As of late, Russian-Irainian relations were intensifying: there was a power deal worth up to $10 billion, including new thermal and hydroelectric plants and a transmission network. And the barter trade oil-for-goods, according to which Russia may buy 500,000 barrels of Iranian oil a day. All much to the dismay of Washington.
However, now that Russia is itself under US and EU sanctions, and the West perhaps needs to see Iran as the lesser evil, now that ISIS is on the march, Tehran smells the chance to improve relations with Europe and position Iran as an alternative for Russian natural gas, knowing well that Europe sought to diversify its supply even before the Western engineered Ukrainian stand-off. Russia and Iran both have about the same reserves: 33 trillion m3. A logical route for transporting natural gas from Iran to Europe would be via Turkey. The alternative, the Friendship Pipeline, planned shortly before the Syrian civil war began, would connect the South Pars field, the largest natural gas field in the world, to the Mediterranean via Iraq and Syria. Obviously construction of such a pipeline is impossible under the current circumstances. Some claim that the outbreak of the civil war in Syria (begin anti-Assad protests March 2011, armed conflict started in September 2011) was related to the plan.
Iran is now in a difficult position. On the one hand it doesn’t want to spoil its good relationship with Russia, on the other hand Iran needs development and opportunities to sell its natural gas. And Iran knows that Europe wants to diversify and is anxious to invest in Iran provided a deal could be made. And that investment to the tune of $200 billion would be highly necessary to be able to deliver gas to Europe. In this respect Iran is lagging way behind Russia, meaning that Iranian gas is not going to replace Russian gas any time soon.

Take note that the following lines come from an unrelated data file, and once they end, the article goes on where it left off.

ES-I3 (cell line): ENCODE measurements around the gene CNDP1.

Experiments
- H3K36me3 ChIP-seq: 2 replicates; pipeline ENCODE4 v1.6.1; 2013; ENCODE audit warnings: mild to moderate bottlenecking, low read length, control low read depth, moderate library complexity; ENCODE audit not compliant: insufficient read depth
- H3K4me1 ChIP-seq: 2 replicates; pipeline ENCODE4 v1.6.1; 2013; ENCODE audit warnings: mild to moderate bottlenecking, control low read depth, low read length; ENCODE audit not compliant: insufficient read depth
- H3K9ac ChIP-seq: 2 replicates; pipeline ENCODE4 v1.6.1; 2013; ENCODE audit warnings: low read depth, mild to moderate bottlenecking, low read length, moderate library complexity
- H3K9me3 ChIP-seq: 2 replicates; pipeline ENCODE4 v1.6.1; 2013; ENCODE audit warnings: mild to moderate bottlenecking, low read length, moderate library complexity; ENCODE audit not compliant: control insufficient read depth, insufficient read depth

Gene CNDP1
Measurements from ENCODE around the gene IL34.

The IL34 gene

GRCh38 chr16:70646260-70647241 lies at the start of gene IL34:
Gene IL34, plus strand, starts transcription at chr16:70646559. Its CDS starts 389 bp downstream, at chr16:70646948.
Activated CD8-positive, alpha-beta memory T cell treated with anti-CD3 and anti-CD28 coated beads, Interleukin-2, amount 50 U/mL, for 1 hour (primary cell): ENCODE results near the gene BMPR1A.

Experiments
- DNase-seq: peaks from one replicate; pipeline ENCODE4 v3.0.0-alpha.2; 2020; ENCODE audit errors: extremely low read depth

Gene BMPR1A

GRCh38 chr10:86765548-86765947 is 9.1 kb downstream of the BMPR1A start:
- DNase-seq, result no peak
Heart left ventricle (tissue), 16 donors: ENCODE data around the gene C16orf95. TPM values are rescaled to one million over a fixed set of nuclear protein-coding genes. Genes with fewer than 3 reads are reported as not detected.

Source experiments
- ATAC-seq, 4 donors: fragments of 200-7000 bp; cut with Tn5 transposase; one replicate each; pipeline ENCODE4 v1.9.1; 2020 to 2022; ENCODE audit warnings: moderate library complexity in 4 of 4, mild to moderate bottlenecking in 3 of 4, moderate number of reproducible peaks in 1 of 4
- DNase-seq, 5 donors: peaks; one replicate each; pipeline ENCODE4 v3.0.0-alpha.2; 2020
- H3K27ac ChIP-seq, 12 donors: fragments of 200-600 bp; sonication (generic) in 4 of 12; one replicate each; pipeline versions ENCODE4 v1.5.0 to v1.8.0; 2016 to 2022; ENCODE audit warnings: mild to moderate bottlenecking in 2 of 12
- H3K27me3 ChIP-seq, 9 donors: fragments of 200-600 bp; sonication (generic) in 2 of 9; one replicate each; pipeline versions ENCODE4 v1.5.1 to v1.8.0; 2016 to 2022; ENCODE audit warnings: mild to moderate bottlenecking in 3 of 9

But then, out of the blue, Iran’s Deputy Oil Minister Ali Mejidi dropped the bombshell on August 11, by suggesting that “with Nabucco, Iran can provide Europe with gas. We are the best alternative to Russia.” It is not impossible that the US signaled Iran that benefits would be waiting if it would begin to promote the pet western pipeline project. For Iran this would mean business and some guarantee that the country could move itself out of the line of fire and have normalized relations with the West. Obviously this would come at the expense of Russia, although only in the long term, where South Stream could start to produce as early as by the end of next year, provided the stand-off and sanction baloney can be reversed quickly. Iran is the only country able to provide the necessary ‘content’ to the projected Nabucco pipeline. It could be in this light that bogeyman Iran could leave the ‘axis of evil’ in the future and is going to be replaced by Russia and ISIS as the new villains.